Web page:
I've recently been discussing greywater reclamation with a few folks, and the topic of cleansers came up. There are a fantastic array of "natural", "green", "biodegradable", and "eco-friendly" cleansers on the market today... and almost every one of them are NOT appropriate for use in a greywater reclamation system where you use the water to irrigate food crops.
Why not? They're better than all those old harsh chemicals, right? Hey, look, they're EPA-approved!
Well, yes... and no. Most of the environmental concerns that are addressed by these cleaners are for AQUEOUS environments, not TERRESTRIAL environments. For the vocabularily-challenged, they're designed to be (or become) safe in water, not soil. Since the vast majority of our new-world sanitation is done through a combined grey/black water sewage treatment plant (everything gets flushed down the drain), and the liquid effluents from those plants are eventually returned to fresh waterways and the ocean (or back into our city water supply!), it is very important that any residues from cleansers be safe for introduction to waterways and other aquatic life (your dish soap can't be killing the fishes!) and/or breakdown rather rapidly in the presence of water or air.
To this end, phosphates were reduced because these cause horrible algae blooms; nitrates were reduced because these can also cause horrible algae blooms (as well as blue baby syndrome -- although that's normally associated with run-off from synthetically & over-fertilized fields, and some cancers); chlorine and sodium ingredients harmlessly decompose in water, and borates and other elements either don't react or are so diluted they aren't harmful. The alkalinity of most cleansers and their chemical elements aren't a major issue because seawater (the eventual end destination of most effluent waters) is alkaline and all the critters that live in it can handle the alkalinity, and there's plenty of fresh water in most rivers and lakes to dilute the alkalinity in those.
However, when you're putting water that contains cleansers directly on/in the soil it's a whole different story. Soil and it's ability to provide nutrients to healthy growing plants has an almost opposite set of rules. Chlorine is a powerful disinfectant... it also "disinfects" the good bacteria that help breakdown plant nutrients in the soil. Sodium, and all the other salts but sodium in particular, is extremely alkaline and can rapidly alter the pH of the soil either killing the plants or locking up the nutrients that the plants need to grow. Boron is a great water conditioner, pesticide and fungicide... unfortunately, these properties are extremely harmful to a happy, healthy garden. Phosphates and nitrates are generally just hunky-dory in soil (within reason of course!) since they are both plant food... which is what makes them so bad in aquatic environments. And buildup of elements is much more of a concern in soil since there certainly isn't enough water in it to dilute it, and some elements take a very long time to decompose in the absence of water and/or air (like salt). Most plants prefer neutral or slightly acidic soils, the nutrients they need are most active/available at neutral or slightly acidic pH, so high alkaline cleansers made for alkaline seawater are completely inappropriate unless you have seriously acidic soil that you're trying to neutralize.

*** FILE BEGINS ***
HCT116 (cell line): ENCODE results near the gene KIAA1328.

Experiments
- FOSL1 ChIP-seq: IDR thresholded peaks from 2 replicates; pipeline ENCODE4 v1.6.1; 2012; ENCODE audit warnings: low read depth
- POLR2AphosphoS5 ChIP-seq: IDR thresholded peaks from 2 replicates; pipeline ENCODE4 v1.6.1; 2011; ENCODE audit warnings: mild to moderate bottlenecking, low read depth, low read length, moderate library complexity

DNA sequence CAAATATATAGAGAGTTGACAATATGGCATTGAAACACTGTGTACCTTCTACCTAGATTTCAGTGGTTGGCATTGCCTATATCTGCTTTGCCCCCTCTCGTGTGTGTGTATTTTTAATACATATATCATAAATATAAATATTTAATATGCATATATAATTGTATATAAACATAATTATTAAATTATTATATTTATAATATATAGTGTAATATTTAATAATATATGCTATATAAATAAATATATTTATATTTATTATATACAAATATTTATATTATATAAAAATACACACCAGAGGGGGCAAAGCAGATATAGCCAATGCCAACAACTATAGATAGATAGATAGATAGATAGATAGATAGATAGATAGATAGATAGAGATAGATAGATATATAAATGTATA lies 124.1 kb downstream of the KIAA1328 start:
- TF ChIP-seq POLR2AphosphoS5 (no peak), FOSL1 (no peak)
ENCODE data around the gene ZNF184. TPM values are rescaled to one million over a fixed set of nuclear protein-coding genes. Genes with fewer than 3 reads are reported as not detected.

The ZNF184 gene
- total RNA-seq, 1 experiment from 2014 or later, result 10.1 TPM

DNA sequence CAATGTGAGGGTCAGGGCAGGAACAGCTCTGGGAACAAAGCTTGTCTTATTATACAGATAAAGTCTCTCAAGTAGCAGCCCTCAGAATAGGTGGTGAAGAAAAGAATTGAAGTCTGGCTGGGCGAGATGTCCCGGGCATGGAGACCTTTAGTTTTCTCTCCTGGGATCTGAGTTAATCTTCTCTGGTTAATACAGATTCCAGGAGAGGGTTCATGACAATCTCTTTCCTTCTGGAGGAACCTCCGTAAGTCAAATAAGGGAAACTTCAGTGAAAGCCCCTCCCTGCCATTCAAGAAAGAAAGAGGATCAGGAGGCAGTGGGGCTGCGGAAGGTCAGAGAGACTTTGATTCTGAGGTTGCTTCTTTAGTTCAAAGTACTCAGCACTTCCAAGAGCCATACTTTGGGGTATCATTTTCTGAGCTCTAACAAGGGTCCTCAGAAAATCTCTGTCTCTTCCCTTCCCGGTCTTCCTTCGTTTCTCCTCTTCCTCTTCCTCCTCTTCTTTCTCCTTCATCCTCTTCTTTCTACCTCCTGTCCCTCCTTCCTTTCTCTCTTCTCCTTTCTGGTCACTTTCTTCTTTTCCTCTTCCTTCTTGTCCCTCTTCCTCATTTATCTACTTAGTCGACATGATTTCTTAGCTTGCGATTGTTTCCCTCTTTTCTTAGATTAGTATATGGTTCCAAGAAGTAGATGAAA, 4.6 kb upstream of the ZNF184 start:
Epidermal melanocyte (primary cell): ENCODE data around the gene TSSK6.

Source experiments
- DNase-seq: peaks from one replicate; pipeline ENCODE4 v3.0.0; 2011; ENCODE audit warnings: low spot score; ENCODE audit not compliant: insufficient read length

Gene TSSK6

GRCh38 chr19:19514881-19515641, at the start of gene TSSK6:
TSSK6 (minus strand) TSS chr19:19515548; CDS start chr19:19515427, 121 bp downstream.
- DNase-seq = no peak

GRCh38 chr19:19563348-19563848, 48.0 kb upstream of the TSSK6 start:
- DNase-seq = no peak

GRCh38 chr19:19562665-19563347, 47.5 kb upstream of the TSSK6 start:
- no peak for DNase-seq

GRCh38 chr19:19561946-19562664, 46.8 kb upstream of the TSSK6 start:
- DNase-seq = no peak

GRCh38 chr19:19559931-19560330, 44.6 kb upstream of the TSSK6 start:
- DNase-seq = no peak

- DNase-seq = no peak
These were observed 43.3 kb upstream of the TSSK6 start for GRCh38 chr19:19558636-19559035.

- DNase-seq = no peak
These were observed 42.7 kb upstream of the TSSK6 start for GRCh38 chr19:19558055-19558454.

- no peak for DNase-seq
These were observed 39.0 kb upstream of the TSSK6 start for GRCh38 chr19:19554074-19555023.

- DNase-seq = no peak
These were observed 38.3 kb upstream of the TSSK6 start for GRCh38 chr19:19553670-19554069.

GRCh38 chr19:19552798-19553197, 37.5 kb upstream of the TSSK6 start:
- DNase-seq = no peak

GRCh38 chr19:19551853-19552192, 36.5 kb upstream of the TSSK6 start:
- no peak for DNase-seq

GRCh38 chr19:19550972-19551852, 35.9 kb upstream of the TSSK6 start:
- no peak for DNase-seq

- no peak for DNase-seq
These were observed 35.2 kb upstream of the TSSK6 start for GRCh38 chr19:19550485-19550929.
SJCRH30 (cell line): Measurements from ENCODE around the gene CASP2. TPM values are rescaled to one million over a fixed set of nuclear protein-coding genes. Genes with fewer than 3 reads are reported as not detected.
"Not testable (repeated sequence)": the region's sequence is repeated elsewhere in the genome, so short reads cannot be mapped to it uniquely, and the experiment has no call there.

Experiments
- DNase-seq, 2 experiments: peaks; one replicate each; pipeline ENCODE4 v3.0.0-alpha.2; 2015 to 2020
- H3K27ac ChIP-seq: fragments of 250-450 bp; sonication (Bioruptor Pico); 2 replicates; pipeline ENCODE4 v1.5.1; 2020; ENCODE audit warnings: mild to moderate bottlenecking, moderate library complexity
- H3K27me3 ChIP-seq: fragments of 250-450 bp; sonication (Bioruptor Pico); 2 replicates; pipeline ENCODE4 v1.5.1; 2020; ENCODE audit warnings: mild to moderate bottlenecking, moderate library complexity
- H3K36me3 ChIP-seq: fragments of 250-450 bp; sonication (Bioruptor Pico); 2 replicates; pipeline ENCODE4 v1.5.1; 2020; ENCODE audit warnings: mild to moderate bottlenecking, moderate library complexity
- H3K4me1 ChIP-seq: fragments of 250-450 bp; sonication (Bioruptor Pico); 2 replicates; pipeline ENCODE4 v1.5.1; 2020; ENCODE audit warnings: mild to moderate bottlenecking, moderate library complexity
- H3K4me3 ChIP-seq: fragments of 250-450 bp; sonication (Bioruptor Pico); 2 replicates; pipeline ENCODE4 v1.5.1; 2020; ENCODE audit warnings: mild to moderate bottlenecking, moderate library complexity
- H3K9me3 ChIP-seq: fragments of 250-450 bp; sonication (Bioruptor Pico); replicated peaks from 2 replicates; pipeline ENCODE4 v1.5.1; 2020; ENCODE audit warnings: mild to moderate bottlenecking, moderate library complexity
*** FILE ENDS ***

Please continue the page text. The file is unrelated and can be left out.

And you never, ever, ever, want to use anything that is marketed as "antibacterial", "antimicrobial" or "disinfecting"... you're going to kill your good soil bacteria, not just that "bad" bacteria that might make you sick. I say "might" because routine exposure to low levels of "bad" bacteria is normally not harmful at all and can actually result in a stronger immune system. Hmm... maybe all these "sanitizers" are actually making us sicker?
Also try to avoid using anything that has enzymes or is labeled "biodegradable" unless you know exactly what they are, what they break down, and what they break down into... or you can totally mess up your soil's microorganisms, nutrient ability/composition, and the soil structure itself. They're not all bad, just be careful! Biodegradable and compostable aren't the same thing... most biodegradable products are designed to biodegrade anaerobically, in landfills or septic tanks, not aerobically in your compost bin or garden mulch.
OK - So what am I supposed to clean with then?
Surprisingly, a great many cleaning tasks can be accomplished with plain old soap (lye & fat) and water. For a little extra kick you can add a mild acid (lemon juice or vinegar) if you aren't cleaning marble/stone, rubbing alcohol, hydrogen peroxide, household ammonia (ammonium nitrate -- use with proper ventilation!), or a small amount of baking soda (sodium bicarbonate -- use sparingly, it is still a salt).
If you must disinfect something (like food processing tools), boil them. If you can't boil them, use steam... either an autoclave if you can afford it or a handheld unit. If steam won't work for you, citrus and many herbs and essential oils have natural antimicrobial properties (rosemary, peppermint, tea tree, etc). And sparingly, as a last resort, hydrogen peroxide or ammonia or alcohol. Instead of using chlorine to disinfect/treat your water supply, swimming pool or hot tub... use concentrated hydrogen peroxide instead, your plants will thank you.